50 Slices of Pie



Note: We are recycling this post from last year because it's that good. And yes pies! 

It’s the Wednesday before Thanksgiving, and I am really looking forward to some pie! I ventured to the 2nd floor of Central Library and found my way to the 641s (this is the Dewey Decimal call number that includes cookbooks). I grabbed all of the pie books I could find, and carried them to my desk, so I could find the perfect pie recipe. (Don’t worry, I put them back!)

But this begs the question: Just what is the perfect pie?

There are several categories of pie, including fruit, cream, custard, chocolate, and savory, but this is Thanksgiving, after all, so let's focus on traditional Thanksgiving dinner pies, and their many variations.

Pumpkin Pie

With pumpkin pie, I think you either love it or hate it. I, for one, am not a fan of traditional pumpkin pie, but I like ones that are creamy.

Traditional Pumpkin Pie (from Food Network)
Pumpkin Cream Pie (from AllRecipes.com)

Pecan Pie

A Southern favorite, pecan pie is another that some people like more than others. The divisive issue here seems to be “corn syrup” or “no corn syrup.”

The Pecan Pie Recipes You Need and Want (from The Huffington Post)

A particular favorite of mine, which tastes as good as it looks, is the Salted Caramel Chocolate Pecan Pie that appeared in Southern Living magazine a few years back.

Apple Pie

Personally, I don’t think you can go wrong with an all-American apple pie. The biggest dilemma here is whether to eat it cold or warm with ice cream. Why not have it both ways?

24 Crazy-Good Apple Pie Recipes to Make This Fall (from Country Living)

Sweet Potato Pie

I have to admit, I’d never had sweet potato pie until a staff member brought one to a holiday luncheon a few years ago. Sweet potato pie, where have you been all my life?

Last year, Wal-Mart introduced a sweet potato pie by none other than singer Patti LaBelle, and the pies became wildly popular after a fan posted a video of himself sampling the pie. They were so popular that some Wal-Mart stores sold out. Well, now you can try the recipe from the comfort of your own home!

How to Make Patti LaBelle’s Sweet Potato Pie at Home (from Washington Post)

Chocolate Pie

What can I say about chocolate pie? There are so many variations that I could devote a whole blog post to just this. My personal favorite chocolate pie is Chocolate Chess Pie. I’ve yet to find a recipe that quite lives up to my childhood memories, but this one is pretty close:

Angus Barn’s Chocolate Chess Pie (from luluthebaker.com)



If this post got your mouth watering and now all you can think about is baking a pie, I narrowed down my huge stack of pie books to these seven. All of them can be borrowed from Houston Public Library.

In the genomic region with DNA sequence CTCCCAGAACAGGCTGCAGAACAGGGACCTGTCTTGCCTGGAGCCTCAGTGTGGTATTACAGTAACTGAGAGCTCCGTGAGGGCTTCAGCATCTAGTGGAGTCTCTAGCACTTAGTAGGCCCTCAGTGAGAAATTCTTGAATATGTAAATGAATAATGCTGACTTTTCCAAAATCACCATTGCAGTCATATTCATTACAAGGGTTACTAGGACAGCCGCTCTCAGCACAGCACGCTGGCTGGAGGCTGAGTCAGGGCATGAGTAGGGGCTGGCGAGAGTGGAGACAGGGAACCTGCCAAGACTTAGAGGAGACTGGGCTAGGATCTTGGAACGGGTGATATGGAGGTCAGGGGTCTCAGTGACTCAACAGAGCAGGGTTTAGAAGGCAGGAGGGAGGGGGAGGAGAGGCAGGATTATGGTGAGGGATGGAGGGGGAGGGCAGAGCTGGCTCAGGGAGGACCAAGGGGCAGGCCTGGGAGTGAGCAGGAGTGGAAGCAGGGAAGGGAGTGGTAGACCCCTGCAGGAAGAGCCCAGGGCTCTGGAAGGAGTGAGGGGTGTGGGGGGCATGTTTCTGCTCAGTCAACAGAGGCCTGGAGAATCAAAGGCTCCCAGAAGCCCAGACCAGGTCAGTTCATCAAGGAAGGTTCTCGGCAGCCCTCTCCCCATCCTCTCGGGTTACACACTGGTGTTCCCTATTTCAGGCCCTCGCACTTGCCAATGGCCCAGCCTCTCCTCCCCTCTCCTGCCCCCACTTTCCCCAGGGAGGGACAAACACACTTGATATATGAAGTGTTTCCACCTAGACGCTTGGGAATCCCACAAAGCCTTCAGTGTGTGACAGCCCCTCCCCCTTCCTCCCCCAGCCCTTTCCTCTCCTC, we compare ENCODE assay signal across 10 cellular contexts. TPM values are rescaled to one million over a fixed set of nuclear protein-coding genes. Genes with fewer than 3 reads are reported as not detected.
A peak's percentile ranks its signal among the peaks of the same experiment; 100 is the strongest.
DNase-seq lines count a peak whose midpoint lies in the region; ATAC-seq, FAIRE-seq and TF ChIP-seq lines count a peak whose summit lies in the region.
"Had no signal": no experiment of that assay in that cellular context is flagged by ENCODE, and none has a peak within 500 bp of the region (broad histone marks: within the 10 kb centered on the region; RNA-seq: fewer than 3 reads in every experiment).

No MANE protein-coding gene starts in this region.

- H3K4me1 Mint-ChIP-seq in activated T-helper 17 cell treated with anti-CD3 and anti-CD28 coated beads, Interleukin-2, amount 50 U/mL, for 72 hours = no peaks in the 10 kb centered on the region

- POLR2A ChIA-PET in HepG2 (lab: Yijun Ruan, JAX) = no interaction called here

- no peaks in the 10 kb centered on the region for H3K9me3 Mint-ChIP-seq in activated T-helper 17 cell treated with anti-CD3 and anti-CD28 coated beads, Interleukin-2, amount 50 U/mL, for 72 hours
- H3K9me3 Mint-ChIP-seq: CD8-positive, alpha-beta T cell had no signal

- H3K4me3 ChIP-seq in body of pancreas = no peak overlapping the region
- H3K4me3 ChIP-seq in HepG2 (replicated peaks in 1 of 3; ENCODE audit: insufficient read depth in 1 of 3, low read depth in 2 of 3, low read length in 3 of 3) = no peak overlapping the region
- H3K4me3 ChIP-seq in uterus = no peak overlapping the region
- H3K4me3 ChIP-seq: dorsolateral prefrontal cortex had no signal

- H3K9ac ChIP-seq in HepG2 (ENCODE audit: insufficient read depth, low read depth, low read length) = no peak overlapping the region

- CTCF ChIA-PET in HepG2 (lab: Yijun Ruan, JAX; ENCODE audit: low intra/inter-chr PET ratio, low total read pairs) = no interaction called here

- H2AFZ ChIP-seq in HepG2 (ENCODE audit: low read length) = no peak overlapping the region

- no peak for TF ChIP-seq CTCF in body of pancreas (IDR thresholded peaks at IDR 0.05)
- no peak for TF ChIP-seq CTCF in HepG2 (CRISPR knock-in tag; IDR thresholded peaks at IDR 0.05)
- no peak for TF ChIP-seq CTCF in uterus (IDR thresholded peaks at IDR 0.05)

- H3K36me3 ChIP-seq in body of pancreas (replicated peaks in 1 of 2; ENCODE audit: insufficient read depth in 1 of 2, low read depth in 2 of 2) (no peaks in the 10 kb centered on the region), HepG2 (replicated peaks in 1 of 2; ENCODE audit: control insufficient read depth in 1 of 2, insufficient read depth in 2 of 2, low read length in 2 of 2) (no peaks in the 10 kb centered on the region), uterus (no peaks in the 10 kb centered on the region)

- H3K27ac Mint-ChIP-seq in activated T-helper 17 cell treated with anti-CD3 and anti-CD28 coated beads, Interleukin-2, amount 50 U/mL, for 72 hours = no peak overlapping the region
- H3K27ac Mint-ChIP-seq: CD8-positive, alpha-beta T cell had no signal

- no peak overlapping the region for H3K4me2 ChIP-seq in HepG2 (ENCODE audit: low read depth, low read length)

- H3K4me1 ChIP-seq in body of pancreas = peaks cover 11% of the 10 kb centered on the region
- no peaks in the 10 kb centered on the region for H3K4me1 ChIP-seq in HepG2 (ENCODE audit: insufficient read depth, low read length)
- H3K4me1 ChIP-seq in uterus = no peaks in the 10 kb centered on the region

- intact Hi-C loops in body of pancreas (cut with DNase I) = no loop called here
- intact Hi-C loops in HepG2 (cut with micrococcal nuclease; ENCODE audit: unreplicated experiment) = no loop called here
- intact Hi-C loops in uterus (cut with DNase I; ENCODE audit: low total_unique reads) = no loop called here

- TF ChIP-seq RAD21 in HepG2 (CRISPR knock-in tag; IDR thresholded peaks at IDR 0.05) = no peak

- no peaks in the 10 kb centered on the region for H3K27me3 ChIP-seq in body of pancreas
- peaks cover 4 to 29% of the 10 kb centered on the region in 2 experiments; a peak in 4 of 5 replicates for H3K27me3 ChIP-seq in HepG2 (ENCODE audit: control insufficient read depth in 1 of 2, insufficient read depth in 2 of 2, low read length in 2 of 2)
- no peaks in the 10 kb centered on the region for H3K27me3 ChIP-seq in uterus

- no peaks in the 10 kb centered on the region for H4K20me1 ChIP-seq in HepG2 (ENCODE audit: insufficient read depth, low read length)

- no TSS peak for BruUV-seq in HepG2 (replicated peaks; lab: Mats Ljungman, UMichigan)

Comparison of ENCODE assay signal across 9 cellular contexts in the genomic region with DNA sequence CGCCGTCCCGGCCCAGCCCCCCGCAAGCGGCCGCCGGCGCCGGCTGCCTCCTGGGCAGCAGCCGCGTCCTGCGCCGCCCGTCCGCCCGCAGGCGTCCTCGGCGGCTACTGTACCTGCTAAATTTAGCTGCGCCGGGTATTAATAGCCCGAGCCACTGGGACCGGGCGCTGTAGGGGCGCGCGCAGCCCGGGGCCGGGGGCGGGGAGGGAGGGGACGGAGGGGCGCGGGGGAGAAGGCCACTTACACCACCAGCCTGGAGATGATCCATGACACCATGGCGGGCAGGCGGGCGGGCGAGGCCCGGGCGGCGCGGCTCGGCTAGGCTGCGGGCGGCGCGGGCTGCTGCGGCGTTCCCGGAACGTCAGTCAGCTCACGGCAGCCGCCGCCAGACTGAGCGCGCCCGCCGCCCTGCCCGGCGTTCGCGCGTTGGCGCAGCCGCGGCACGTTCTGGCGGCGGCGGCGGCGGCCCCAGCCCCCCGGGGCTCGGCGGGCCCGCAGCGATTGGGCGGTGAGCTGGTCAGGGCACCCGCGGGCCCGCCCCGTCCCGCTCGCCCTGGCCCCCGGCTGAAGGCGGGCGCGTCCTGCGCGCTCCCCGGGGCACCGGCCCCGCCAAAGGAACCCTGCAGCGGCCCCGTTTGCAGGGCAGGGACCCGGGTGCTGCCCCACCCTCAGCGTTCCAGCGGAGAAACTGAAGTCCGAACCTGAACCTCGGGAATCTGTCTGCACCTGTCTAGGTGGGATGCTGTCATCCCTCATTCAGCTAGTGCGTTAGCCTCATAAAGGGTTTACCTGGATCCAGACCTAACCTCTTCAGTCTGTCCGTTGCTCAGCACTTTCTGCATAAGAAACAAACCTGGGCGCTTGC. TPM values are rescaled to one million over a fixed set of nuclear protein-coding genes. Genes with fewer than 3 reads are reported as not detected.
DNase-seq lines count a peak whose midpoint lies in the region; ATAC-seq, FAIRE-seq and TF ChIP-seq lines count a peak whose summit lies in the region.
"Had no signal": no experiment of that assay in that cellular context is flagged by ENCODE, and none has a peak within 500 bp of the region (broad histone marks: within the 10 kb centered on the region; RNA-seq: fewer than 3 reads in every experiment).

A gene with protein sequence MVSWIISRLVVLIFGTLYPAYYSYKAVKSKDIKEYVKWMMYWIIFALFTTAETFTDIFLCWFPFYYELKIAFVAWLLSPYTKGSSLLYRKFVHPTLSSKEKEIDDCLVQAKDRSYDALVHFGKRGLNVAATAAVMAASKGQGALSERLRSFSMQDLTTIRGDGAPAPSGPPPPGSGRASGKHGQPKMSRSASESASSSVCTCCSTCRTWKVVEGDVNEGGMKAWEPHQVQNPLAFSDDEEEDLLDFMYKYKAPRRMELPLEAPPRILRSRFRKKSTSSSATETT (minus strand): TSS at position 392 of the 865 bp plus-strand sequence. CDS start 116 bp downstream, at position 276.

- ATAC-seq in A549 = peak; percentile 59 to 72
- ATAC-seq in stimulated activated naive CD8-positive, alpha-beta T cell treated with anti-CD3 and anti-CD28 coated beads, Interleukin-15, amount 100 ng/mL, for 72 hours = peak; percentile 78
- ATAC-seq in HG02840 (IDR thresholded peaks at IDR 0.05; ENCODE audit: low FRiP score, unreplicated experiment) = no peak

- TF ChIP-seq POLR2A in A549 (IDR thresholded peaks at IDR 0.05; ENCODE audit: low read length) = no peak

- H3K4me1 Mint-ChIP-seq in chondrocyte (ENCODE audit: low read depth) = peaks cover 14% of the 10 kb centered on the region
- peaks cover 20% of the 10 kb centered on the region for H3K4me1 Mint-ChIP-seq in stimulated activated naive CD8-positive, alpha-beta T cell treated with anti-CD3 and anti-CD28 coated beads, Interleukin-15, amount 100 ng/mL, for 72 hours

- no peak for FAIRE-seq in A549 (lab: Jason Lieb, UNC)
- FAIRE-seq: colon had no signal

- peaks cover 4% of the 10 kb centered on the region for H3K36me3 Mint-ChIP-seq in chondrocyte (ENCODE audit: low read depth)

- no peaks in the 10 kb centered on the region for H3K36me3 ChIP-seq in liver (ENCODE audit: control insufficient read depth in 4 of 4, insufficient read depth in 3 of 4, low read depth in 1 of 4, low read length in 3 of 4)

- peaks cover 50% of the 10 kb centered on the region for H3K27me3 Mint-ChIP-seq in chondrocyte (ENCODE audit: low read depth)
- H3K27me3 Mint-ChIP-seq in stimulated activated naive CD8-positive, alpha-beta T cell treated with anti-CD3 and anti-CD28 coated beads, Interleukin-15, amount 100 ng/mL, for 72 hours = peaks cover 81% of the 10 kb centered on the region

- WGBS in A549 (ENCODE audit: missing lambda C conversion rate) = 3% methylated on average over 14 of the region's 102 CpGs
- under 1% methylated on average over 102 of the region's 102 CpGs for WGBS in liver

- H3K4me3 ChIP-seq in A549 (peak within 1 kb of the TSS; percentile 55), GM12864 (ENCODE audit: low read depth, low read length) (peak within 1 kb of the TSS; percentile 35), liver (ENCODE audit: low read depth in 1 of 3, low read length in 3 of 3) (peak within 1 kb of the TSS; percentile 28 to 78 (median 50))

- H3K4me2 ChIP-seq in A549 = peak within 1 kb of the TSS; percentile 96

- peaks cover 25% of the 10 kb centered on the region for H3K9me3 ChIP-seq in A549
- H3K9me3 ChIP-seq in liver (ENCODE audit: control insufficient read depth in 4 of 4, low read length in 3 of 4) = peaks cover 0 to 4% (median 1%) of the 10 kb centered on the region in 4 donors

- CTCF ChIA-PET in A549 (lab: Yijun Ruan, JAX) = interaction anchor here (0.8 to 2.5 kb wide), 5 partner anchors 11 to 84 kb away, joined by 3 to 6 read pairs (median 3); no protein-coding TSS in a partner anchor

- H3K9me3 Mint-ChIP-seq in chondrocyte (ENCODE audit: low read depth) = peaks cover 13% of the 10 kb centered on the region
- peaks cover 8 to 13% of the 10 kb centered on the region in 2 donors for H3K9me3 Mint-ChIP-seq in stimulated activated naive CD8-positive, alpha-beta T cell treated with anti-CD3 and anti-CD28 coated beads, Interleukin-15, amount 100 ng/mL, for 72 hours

Martha Stewart’s Pies & Tarts: 150 Recipes for Old-Fashioned and Modern Favorites from the Editors of Martha Stewart Living

What makes this book stand out?

I recommend this one on name recognition alone. How can you go wrong with Martha Stewart? There is a small technique section at the end of the book, but the selling point of this book is the recipes. As the title states, included are 150 recipes from your classics to more modern recipes.


First Prize Pies: Shoo-Fly, Candy Apple, & Other Deliciously Inventive Pies for Every Week of the Year (and More) by Allison Kave

What makes this book stand out?

I particularly like that this book is organized by seasons, so you can choose seasonally-appropriate recipes. The technique photos are incredibly helpful, and most recipes also have an accompanying photograph. One thing to note is that many of the recipes in this book include alcohol, as well as ingredients that may be harder to find in the average grocery store.


The Four & Twenty Blackbirds Pie Book: Uncommon Recipes from the Celebrated Brooklyn Pie Shop by Emily & Melissa Elsen

What makes this book stand out?

Written by two sisters who own a popular bakery in Brooklyn, this is not your mama's pie book. The photographs in this book are astounding, with an accompanying photo for each recipe. Like First Prize Pies, this books is arranged by season.


Pie it Forward: Pies, Tarts, Tortes, Galettes & Other Pastries Reinvented by Gesine Bullock-Prado

What makes this book stand out?

I really like the conversational writing style of this book. It's not as photo-filled as I would hope, but the photographs included (including a few technique photos) are beautiful. This book is good if you want to stray (but not too far) from the traditional.


Pies and Tarts by Kristina Petersen Migoya

What makes this book stand out?

This book was published by The Culinary Institute of America. The first 61 pages are devoted to tools, equipment, ingredients, and techniques, complete with detailed pictures. Additionally, nearly every recipe has an accompanying photograph of the finished pie. The recipes are sophisticated, but with the introductory content, it would be good for an adventurous beginner.


A Year of Pies: A Seasonal Tour of Home Baked Pies by Ashley English

What makes this book stand out?

Like a few of the others, this book is arranged seasonally. This one is a little more sparse than the others, but the recipes included look outstanding and look accessible to the home baker. There is a nice section on equipment, but it is lacking a good technique section. If you are a novice baker, you might want to consider one of the others.


Happy Thanksgiving to all of you from Houston Public Library!

by Somer N., Virtual Library Services




ThanksSoMuch For Wonderful Pies:) Happy Holidays!

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